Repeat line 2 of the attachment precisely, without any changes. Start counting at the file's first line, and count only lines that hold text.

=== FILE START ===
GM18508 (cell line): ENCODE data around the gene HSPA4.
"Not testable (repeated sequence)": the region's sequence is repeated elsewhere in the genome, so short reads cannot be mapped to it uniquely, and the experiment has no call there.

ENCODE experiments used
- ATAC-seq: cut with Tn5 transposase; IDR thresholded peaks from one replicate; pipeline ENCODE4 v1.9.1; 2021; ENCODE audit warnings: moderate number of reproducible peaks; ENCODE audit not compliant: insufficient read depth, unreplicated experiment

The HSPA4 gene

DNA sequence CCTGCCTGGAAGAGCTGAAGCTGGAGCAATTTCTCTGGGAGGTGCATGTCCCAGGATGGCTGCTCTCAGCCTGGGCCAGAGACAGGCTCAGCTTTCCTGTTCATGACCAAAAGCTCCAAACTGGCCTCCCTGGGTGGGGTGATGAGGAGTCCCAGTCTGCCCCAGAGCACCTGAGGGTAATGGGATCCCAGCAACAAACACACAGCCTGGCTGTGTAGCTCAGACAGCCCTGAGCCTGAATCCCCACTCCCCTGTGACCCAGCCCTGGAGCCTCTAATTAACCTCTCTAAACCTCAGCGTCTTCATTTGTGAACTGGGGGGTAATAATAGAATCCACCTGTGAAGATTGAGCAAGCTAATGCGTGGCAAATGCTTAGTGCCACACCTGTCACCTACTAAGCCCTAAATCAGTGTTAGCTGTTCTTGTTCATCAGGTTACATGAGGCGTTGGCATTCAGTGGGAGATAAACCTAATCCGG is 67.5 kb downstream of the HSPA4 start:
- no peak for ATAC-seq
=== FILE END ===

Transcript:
"Not testable (repeated sequence)": the region's sequence is repeated elsewhere in the genome, so short reads cannot be mapped to it uniquely, and the experiment has no call there.